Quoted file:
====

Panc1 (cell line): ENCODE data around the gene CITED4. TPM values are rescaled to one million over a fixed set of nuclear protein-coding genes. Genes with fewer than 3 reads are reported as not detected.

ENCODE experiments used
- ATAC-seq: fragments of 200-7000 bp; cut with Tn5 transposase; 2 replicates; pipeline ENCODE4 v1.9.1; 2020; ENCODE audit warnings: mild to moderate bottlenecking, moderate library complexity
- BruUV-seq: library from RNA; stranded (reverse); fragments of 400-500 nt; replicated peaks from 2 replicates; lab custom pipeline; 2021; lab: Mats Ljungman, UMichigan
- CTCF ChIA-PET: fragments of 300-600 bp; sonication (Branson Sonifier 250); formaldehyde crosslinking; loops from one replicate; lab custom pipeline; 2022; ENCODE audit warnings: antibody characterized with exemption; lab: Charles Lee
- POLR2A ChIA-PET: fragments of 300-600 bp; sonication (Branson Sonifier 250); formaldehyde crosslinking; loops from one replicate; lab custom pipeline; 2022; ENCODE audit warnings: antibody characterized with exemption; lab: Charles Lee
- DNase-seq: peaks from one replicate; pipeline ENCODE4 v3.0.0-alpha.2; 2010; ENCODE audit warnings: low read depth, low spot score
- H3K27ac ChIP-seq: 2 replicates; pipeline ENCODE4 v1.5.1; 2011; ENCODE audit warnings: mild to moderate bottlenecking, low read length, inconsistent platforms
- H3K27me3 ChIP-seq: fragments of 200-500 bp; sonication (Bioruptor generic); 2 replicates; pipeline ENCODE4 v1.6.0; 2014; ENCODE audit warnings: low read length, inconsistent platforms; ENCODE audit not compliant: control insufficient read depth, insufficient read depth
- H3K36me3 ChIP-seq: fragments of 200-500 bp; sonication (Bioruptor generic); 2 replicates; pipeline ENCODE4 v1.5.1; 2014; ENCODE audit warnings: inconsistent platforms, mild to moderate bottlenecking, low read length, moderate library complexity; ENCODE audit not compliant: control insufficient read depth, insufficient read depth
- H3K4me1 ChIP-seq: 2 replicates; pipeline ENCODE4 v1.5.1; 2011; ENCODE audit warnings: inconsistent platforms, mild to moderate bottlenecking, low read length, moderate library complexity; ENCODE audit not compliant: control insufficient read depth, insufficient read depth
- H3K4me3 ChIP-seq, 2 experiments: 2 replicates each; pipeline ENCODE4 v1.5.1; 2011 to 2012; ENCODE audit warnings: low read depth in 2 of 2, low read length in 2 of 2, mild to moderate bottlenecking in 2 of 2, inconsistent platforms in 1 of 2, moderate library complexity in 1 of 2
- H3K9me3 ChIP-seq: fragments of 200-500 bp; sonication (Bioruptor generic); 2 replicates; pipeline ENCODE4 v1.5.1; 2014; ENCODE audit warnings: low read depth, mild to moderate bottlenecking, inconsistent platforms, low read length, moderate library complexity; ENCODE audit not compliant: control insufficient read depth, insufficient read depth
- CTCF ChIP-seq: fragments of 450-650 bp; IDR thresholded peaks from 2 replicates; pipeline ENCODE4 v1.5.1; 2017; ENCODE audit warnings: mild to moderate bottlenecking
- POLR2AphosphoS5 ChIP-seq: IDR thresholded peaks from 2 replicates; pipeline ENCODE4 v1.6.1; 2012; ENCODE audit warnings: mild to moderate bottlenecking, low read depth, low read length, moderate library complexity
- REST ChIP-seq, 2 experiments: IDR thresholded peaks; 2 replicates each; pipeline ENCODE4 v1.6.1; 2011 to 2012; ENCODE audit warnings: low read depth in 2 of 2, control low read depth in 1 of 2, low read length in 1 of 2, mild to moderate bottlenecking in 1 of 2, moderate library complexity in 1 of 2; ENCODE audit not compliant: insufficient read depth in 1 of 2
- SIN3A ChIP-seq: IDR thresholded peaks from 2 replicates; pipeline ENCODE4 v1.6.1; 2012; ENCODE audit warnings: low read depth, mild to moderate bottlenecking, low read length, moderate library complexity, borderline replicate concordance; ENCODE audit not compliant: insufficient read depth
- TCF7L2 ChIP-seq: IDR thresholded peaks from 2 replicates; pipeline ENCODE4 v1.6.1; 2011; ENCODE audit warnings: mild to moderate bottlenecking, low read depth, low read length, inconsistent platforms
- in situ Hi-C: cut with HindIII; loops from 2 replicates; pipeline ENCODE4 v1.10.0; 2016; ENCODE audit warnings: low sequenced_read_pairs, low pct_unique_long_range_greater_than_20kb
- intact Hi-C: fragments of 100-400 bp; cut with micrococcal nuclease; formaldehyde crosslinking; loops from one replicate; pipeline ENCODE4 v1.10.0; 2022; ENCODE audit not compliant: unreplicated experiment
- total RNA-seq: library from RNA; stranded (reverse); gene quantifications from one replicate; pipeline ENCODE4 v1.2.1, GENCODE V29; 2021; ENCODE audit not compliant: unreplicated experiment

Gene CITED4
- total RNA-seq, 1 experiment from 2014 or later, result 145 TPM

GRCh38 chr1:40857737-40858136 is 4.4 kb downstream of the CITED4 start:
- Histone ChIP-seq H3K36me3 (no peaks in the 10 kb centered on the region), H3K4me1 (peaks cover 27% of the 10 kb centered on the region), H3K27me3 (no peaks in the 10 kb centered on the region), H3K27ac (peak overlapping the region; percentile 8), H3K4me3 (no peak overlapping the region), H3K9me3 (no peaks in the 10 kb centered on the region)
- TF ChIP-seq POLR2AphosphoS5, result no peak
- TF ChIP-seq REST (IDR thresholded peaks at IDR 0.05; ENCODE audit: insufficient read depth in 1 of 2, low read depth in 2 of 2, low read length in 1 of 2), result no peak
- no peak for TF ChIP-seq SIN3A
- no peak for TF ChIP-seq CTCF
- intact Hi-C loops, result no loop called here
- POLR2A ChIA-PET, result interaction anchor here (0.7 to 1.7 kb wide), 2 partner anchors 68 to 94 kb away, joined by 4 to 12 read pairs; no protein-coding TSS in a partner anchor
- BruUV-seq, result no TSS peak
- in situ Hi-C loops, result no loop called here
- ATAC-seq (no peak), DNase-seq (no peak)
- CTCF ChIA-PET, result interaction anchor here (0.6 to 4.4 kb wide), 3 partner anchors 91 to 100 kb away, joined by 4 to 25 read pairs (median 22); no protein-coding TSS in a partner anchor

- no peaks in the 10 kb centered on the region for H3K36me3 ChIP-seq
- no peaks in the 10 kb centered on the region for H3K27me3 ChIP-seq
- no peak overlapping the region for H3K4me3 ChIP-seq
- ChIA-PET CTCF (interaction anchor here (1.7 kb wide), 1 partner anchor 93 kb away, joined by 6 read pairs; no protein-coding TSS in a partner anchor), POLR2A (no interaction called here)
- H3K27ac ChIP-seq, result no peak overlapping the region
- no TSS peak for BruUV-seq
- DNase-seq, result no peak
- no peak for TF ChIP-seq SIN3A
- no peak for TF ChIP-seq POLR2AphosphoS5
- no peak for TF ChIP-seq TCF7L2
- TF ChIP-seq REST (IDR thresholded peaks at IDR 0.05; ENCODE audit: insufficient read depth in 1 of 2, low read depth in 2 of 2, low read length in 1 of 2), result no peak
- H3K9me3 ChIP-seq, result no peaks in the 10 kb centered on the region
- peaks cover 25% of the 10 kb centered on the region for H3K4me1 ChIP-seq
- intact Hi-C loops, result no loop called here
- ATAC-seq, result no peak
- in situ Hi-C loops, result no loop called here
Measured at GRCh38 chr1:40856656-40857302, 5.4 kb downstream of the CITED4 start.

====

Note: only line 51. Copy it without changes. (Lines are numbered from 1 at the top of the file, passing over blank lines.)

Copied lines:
- in situ Hi-C loops, result no loop called here